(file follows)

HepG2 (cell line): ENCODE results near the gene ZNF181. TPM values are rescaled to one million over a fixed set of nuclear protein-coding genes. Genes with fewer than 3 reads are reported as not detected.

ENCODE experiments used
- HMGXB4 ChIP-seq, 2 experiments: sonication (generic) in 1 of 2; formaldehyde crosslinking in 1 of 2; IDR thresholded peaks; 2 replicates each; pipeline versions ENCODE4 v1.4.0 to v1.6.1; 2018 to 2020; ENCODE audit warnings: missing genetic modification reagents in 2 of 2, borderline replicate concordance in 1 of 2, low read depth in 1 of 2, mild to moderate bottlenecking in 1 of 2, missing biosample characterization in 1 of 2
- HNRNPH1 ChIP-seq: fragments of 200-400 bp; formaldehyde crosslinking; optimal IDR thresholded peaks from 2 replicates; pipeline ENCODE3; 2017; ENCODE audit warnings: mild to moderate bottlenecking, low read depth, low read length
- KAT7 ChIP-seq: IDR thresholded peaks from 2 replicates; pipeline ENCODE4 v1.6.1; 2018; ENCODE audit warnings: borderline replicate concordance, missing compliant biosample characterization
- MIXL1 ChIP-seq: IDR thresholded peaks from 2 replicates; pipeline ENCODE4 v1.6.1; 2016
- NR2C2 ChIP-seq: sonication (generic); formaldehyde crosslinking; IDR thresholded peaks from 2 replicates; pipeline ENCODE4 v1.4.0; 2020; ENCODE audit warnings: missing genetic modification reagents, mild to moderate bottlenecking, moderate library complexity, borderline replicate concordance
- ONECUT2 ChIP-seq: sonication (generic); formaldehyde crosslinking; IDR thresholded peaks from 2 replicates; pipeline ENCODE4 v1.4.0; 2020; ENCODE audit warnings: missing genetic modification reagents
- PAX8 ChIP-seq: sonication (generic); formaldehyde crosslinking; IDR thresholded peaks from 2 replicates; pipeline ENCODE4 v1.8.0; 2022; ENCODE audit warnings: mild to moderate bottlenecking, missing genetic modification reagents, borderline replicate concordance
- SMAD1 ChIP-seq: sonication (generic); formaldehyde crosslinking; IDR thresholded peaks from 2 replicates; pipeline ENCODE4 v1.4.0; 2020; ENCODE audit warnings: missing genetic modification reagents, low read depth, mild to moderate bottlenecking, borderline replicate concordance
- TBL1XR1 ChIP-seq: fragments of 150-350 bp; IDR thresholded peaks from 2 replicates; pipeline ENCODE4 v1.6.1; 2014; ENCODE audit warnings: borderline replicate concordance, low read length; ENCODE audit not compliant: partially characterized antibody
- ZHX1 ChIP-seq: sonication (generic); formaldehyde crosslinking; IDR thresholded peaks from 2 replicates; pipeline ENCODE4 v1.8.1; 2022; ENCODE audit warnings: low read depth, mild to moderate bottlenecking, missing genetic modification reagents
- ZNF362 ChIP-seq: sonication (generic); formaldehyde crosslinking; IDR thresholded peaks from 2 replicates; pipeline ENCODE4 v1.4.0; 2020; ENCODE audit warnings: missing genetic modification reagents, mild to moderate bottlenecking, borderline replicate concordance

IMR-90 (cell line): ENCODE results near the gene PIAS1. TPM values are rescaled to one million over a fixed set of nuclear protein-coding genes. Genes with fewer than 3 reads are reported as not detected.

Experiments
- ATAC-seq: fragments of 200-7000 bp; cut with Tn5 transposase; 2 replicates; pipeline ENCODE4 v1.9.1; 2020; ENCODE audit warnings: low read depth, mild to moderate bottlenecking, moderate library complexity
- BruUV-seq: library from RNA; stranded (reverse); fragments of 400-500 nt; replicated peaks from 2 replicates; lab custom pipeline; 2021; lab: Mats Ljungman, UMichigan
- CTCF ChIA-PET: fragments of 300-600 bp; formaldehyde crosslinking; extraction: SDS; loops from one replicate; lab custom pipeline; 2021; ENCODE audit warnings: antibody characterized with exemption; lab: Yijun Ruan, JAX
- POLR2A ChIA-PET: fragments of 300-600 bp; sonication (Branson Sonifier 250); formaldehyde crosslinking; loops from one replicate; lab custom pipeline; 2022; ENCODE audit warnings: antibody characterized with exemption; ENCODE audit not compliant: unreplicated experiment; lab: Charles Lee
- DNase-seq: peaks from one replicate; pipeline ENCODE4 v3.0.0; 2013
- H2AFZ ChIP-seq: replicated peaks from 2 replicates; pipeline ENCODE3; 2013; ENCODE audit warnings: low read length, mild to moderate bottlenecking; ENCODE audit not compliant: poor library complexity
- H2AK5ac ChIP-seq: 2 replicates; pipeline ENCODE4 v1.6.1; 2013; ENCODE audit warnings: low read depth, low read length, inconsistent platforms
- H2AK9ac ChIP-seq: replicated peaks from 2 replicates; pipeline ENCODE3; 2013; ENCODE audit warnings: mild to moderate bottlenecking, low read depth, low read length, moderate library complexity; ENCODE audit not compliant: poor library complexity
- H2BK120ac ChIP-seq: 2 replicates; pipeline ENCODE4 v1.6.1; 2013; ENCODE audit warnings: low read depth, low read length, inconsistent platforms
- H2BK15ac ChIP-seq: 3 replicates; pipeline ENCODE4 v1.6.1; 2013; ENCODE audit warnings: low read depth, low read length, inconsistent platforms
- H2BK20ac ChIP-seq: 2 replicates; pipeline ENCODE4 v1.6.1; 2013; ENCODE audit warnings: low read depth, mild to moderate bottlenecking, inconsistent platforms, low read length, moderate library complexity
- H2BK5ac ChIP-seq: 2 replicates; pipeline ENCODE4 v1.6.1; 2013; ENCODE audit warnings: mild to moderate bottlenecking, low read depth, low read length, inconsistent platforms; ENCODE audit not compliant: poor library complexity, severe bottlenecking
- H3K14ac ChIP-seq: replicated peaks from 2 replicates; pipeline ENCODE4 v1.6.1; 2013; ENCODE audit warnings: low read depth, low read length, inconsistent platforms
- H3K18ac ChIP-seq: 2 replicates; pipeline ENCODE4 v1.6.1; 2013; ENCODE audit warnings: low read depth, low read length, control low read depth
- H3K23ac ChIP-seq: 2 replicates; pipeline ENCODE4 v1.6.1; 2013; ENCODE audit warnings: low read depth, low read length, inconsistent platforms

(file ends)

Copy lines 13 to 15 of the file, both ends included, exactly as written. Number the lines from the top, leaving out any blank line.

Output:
- ZNF362 ChIP-seq: sonication (generic); formaldehyde crosslinking; IDR thresholded peaks from 2 replicates; pipeline ENCODE4 v1.4.0; 2020; ENCODE audit warnings: missing genetic modification reagents, mild to moderate bottlenecking, borderline replicate concordance

IMR-90 (cell line): ENCODE results near the gene PIAS1. TPM values are rescaled to one million over a fixed set of nuclear protein-coding genes. Genes with fewer than 3 reads are reported as not detected.

Experiments